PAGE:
Like everyone else, I watched the movie of the week, that clandestine video from Mitt Romney's fundraiser in Florida. I thought, we now have a record of what our modern day, wealthy gentry really thinks about the rest of us, and it's not pretty.
On the other hand, it's also not news. If you had reported as long as some of us have on winner-take-all politics and the unenlightened assumptions of the moneyed class, you wouldn't find the remarks of Romney and his pals all that exceptional. The resentment, disdain and contempt with which they privately view those beneath them are an old story.
The video, in fact, called to mind our first Gilded Age, back in the late 19th century when the celebrated New York dandy of the time, Frederick Townsend Martin, summed up the era when he declared, "We are the rich; we own America; we got it, God knows how, but we intend to keep it."
And so they do, as that glitzy gathering in Florida reminds us. You could see and hear one of the guests ask Mitt Romney:
AUDIENCE MEMBER: But what do we do? Just tell us what we can help....
MITT ROMNEY: Frankly, what I need you to do is to raise millions of dollars, because the president's going to have about $800 to $900 million. And that's -- that's by far the most important thing you could do.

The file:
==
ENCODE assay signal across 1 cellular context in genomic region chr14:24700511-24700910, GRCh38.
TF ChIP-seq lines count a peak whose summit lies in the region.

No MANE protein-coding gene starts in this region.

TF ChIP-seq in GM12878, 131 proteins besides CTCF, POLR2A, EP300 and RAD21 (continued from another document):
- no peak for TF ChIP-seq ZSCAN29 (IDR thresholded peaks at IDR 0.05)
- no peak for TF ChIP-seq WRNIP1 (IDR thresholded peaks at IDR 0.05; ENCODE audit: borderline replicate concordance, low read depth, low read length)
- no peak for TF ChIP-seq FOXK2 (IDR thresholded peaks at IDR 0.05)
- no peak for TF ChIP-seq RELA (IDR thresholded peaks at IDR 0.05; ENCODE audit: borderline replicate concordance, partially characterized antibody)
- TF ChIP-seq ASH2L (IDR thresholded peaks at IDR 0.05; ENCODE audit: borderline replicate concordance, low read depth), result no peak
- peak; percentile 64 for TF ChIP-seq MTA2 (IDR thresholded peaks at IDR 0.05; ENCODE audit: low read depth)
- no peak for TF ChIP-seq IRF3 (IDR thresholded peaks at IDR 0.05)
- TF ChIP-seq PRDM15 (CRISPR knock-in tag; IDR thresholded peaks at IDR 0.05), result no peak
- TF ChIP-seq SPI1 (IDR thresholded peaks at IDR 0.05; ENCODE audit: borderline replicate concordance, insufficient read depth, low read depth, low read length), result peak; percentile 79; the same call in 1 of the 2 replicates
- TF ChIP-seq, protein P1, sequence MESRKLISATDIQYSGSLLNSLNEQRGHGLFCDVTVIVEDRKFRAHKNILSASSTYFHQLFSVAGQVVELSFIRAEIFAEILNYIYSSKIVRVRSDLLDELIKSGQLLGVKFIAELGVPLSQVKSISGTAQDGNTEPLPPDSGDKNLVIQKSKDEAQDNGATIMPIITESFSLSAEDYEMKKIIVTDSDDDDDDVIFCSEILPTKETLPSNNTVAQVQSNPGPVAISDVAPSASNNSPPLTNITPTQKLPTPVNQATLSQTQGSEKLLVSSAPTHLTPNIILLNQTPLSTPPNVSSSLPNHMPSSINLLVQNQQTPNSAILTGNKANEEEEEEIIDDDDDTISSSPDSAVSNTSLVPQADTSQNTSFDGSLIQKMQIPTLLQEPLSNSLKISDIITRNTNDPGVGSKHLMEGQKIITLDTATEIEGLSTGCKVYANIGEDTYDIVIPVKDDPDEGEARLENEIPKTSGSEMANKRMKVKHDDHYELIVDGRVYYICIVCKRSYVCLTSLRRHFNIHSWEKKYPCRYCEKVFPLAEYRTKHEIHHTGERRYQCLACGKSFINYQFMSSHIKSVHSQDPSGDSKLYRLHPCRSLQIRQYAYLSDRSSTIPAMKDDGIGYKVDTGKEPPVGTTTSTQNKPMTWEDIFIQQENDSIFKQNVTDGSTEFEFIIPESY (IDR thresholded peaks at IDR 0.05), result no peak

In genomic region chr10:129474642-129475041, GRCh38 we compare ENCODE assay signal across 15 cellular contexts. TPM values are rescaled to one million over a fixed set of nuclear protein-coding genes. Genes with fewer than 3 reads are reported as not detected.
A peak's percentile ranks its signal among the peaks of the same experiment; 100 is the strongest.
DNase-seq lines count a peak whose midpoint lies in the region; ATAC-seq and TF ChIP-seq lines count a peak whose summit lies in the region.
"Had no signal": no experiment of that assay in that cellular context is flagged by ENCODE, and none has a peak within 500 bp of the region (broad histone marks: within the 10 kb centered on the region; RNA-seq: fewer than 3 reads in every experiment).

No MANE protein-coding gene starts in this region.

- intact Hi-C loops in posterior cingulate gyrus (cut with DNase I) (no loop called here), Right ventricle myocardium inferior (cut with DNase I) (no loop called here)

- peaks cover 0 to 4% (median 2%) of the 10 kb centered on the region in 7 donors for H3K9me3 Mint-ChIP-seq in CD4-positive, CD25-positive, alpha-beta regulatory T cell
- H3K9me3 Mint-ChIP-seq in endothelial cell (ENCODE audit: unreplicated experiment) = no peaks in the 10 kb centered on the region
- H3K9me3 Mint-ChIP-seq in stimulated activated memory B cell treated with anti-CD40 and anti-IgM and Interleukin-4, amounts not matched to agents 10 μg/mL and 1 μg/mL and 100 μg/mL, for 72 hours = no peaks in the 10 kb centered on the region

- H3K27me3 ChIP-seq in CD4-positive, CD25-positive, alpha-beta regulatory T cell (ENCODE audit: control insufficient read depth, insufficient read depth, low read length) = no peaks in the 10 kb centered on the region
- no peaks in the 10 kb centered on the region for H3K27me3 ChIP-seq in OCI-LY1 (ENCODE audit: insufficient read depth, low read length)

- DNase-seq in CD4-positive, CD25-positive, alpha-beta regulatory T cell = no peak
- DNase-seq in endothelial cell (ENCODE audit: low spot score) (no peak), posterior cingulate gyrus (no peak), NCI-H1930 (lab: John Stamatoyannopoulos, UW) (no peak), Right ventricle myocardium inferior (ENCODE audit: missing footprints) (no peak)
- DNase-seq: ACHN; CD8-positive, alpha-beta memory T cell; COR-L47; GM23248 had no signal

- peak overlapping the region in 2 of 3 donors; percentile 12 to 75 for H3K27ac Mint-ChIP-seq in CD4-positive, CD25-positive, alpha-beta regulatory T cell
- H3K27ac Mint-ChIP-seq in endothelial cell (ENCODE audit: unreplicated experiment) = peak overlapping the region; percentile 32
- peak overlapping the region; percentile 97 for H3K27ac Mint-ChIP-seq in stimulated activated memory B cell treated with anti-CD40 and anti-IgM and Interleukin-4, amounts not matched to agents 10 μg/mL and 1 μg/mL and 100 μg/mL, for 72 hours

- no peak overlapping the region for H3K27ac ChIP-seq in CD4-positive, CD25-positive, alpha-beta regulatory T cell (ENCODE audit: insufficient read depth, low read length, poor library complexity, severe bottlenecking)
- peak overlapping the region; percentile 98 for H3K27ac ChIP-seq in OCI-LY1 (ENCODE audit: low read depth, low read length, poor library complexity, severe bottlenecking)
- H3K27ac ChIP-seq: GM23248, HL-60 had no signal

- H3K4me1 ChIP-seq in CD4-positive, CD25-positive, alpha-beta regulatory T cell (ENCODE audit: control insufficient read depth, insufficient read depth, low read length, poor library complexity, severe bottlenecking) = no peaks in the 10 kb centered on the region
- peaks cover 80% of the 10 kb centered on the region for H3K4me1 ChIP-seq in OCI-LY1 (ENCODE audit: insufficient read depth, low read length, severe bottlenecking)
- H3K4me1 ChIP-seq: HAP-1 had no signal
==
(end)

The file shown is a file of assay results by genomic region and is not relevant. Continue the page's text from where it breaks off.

The governor's being truthful there, because as we heard from Trevor Potter, money rules these campaigns. If there were more secret videos from other candidates, we would see them in equally compromised positions -- bowing and scraping in their infernal pursuit of campaign cash, bending over backwards to suffer the advice that the privileged think their money entitles them.
And I do mean both parties. Not far from this studio the other night, at a Manhattan fundraiser hosted by Jay-Z and Beyoncé, President Obama joked, "If somebody here has a $10 million check -- I can't solicit it from you, but feel free to use it wisely." At least, I think he was joking. Obama and Romney alike now shape their schedules as much around moneymaking events as rallies and town halls. They'll change the campaign jet's flight plan and make a special landing just for the cold, hard cash.
This, folks, is a racket, plain and simple. All that spending by the parties, corporations, super PACs and other outside groups will push political ad spending up this year by half a billion dollars, 25 percent higher than 2010. The biggest increase in history. That prompted the CEO of CBS, Leslie Moonves, to lick his chops and tell investors last December, "There's going to be a lot of money spent. I'm not saying that's the best thing for America, but it's not a bad thing for the CBS Corporation."
So we journalists can't stop reporting on this, even though we're often told, "Please. Change the subject. Everyone's tired of this one." I'm not so sure. Trevor Potter sees a groundswell for rooting the money out of politics, as Americans come to see that this is the one reform that enables other reforms. And two polls released in the last few days report large majorities, as many as eight in ten of you, are in favor of clamping down on the amount of money that corporations, the super-rich and those shadowy outside groups are pouring into the campaigns. It's up to all of us to put a sign on every lawn and stoop in the land: "Our democracy is not for sale."
That's why next week we'll investigate yet another way in which corporate forces and their political allies are flying underneath the public's radar, with the help of a front group that goes by the innocent-sounding name, ALEC.